Record numbers of participants and huge exhibition halls with tens of thousands of people wandering between booths of hunting outfitters and equipment manufacturers are not the trademark of the CIC. Nevertheless, the 62nd General Assembly of the International Council for Game and Wildlife Conservation, or in short the CIC (the acronym of the French Conseil International de la Chasse et de la Conservation du Gibier, under which the organization was founded in 1928), has developed indeed into the World Forum for Sustainable Hunting.
The April 2015 General Assembly in Bulgaria at the Riu Pravets Resort Hotel was opened by H.E. Boyko Borisov, Prime Minister of Bulgaria, addressing an illustrious selection of guests and CIC members. The list included Desislava Taneva, Minister of Agriculture and Food of Bulgaria; Dr. Pia Bucella, European Commission Directorate General Environment; Dr. Braulio Ferreira de Souza Dias, Executive Secretary of the Convention on Biological Diversity (CBD); Karl-Heinz Florenz, Member of the European Parliament and President of the Parliamentary Intergroup Biodiversity, Hunting and Countryside; Prof. Dr. Ladislav Miko, Acting Director General of DG Health and Food Safety of the European Commission; as well as leaders and representatives of major hunting associations from around the world.
In his welcome speech, CIC President Bernard Lozé reviewed the four priorities of the CIC strategic vision: Combat Wildlife Crime – Promote Wildlife Conservation – Partner with international Organizations – Sustain our Global Cultural Heritage.
H.R.H. Senior Chief Inyambo Yeta from Zambia outlined the importance of community involvement in the rehabilitation of entire African landscapes in particular in the huge Simalaha Community Conservancy in his native Barotseland. He said that “as a people whose traditional culture and way of life revolves around sustainable use of natural resources, we simply have no choice but to safeguard it this proud [wildlife] heritage”. This speech was followed by a lively podium discussion moderated by the CIC Ambassador Dr. Ali Kaka, Kenya. Dr. Kaush Arha, CIC Vice President (USA), Dr. Adelheim Meru, Permanent Secretary to the Ministry of Environment and Tourism (Tanzania) and Senior Chief Yeta agreed that “sustainable hunting is one of the few types of land use, which provides enough incentives and benefits to preserve landscapes in their natural form”. Hunters are a key element in this conservation success.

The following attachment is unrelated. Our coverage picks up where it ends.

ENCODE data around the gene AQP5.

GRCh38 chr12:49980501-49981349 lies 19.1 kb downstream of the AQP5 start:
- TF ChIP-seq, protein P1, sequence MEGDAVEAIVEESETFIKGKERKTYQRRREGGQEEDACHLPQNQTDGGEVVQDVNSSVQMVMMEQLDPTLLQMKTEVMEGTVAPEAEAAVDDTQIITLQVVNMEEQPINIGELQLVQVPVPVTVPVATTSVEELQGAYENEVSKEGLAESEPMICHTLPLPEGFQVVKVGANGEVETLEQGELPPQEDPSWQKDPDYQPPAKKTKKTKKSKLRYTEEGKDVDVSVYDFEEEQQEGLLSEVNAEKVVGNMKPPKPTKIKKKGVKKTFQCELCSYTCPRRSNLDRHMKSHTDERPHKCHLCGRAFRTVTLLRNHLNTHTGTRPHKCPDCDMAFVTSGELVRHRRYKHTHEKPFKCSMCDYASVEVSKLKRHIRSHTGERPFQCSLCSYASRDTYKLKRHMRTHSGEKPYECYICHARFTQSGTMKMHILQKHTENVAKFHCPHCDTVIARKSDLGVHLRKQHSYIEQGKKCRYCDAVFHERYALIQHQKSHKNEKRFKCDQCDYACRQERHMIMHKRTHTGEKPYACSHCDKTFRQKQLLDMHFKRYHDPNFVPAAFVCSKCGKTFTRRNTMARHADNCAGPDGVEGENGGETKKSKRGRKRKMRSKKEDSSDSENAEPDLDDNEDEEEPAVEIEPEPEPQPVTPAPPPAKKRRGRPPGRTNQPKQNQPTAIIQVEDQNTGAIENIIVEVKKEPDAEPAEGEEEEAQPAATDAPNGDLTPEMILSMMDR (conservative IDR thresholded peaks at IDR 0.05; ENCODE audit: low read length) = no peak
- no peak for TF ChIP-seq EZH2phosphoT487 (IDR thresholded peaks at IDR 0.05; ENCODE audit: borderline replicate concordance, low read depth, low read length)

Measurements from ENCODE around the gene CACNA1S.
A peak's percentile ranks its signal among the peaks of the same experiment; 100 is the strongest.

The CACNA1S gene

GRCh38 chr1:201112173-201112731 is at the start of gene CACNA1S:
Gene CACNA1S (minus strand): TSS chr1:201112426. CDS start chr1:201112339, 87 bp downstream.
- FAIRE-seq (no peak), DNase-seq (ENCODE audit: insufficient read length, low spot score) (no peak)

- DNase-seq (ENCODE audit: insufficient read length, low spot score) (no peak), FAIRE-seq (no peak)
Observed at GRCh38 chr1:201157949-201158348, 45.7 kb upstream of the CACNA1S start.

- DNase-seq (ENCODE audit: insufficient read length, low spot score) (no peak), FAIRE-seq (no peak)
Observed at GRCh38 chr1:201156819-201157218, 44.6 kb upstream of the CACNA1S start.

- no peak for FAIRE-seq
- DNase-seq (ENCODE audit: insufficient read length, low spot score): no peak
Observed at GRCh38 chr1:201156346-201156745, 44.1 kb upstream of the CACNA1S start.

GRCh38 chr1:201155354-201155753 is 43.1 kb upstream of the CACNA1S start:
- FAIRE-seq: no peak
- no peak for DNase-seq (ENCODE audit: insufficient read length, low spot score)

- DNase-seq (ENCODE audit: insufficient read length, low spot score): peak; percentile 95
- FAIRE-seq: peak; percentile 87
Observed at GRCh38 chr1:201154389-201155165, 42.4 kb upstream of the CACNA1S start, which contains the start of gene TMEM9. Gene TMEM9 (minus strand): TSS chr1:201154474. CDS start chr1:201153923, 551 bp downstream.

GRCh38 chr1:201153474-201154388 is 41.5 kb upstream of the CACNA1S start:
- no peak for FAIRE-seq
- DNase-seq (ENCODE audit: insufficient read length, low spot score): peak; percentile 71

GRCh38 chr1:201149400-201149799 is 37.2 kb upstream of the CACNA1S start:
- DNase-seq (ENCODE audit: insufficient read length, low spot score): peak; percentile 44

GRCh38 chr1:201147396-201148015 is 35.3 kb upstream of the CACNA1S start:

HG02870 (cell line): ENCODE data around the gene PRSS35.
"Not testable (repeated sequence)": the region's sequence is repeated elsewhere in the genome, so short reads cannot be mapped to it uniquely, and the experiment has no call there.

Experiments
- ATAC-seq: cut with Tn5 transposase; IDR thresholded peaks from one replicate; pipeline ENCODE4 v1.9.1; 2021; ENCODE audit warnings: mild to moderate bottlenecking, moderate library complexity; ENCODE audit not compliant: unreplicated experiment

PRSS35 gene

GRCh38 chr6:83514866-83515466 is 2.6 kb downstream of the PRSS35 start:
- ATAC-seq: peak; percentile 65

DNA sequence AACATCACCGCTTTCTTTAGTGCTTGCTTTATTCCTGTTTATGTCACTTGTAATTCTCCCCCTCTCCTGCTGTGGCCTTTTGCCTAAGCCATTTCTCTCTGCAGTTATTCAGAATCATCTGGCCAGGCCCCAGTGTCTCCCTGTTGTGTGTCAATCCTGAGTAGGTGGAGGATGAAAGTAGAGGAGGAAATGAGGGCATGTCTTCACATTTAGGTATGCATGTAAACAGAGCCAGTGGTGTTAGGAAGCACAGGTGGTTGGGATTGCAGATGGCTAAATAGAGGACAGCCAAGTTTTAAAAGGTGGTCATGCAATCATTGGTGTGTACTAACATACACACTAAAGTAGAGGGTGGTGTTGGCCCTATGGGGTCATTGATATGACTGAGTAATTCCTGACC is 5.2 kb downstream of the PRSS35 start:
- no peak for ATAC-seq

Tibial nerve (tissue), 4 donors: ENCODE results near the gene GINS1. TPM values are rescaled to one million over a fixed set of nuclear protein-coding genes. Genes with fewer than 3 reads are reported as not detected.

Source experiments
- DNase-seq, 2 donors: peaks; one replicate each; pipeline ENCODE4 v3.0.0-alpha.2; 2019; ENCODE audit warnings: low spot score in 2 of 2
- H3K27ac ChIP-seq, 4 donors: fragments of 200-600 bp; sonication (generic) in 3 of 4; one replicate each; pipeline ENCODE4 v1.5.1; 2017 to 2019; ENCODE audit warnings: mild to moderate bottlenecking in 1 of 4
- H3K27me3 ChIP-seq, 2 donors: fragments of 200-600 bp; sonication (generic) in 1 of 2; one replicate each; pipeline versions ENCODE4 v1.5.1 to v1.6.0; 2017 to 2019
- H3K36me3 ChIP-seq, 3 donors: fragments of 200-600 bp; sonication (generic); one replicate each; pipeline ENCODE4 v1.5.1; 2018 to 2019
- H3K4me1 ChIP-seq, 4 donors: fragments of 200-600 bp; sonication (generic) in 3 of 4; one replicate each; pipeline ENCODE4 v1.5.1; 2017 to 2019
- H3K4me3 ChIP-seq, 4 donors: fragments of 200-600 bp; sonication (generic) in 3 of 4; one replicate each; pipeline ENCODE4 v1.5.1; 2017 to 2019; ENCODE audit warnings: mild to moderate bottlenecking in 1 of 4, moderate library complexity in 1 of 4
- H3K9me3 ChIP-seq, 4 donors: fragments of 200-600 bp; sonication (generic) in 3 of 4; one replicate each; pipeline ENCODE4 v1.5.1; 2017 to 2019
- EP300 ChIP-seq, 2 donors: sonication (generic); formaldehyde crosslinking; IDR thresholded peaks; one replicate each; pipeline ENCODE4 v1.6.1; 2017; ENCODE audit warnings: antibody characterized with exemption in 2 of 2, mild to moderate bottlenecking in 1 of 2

This General Assembly also discussed in depth the increasing threats from wildlife diseases, hence the motto Healthy Wildlife – Healthy People. Dr. Bernard Vallat, Director General of the World Organization for Animal Health (OIE) presented a strong case for hunter training in the detection, monitoring, and control of wildlife diseases. He announced that OIE and CIC are planning establishment of a Center for Wildlife Diseases in Bulgaria in partnership and would jointly work towards enhancing the communication and cooperation between the hunting and veterinary communities. In the working sessions Prof. Dr. Christian Gortázar (Spain) reviewed the geographic, economic, and conservation impact of wildlife diseases like avian influenza, African swine fever, and tuberculosis; Prof. Dr. Torsten Mörner (Sweden) discussed the role of hunters in managing wildlife diseases.
The European Union Large Carnivore Platform meeting on the day preceding the official opening brought together 120 wildlife researchers and managers, as well as hunters from the region on the topic of conserving predators like lynx, brown bear and wolf, etc. They discussed three key issues: transboundary cooperation, moving from conflicts to coexistence, and prioritized key issues for large carnivores in the Balkan and Carpathian regions. The Platform members were informed by Finnish Reindeer Herders’ Association of their plans to convene a second regional workshop in Finland later this year. Following up this pre-congress meeting, the CIC Applied Science and Policy & Law Divisions investigated the role of hunters in the conservation of large carnivores in the countries around the Pannonian Basin with speakers like Dr. Harald Egerer (Austria) representing the Carpathian Convention, Prof. Dr. Ovidiu Ionescu (Romania) and Prof. Dr. Klaus Hackländer (Austria).
The CIC Culture Division presented some fascinating insights by international experts like Dr. Madeleine Nyman (Finland) and Hannes Siege (Germany) on teaching conservation to young children and connecting hunting heritage and conservation. The keynote address of Dr. Shane Mahoney (Canada) One Natural World, One Humanity, One Chance… Conservation Matters left the audience spell-bound.
In the sessions of the Artemis and Young Opinion Working Groups, Edson Gandiwa (Chinhoyi University, Zimbabwe) and Patience Zisadza (Greater Mapungubwe Transfrontier Conservation Area, Zimbabwe) discussed issues surrounding large mammals and local people’s knowledge and perceptions of wildlife.
An important side event of the 62nd General Assembly was the first-ever meeting of CIC State members, where representatives of 15 governments discussed wildlife conservation and sustainable hunting with the CIC Executive Committee members. The first follow-up actions from this meeting are already well under way when you read this article.
The 63rd General Assembly of the CIC will take place in April 2016 in Brussels in cooperation with the European Landowners’ Organization (ELO) and the Federation of Associations for Hunting and Conservation of the EU (FACE).
Author: Gerhard R Damm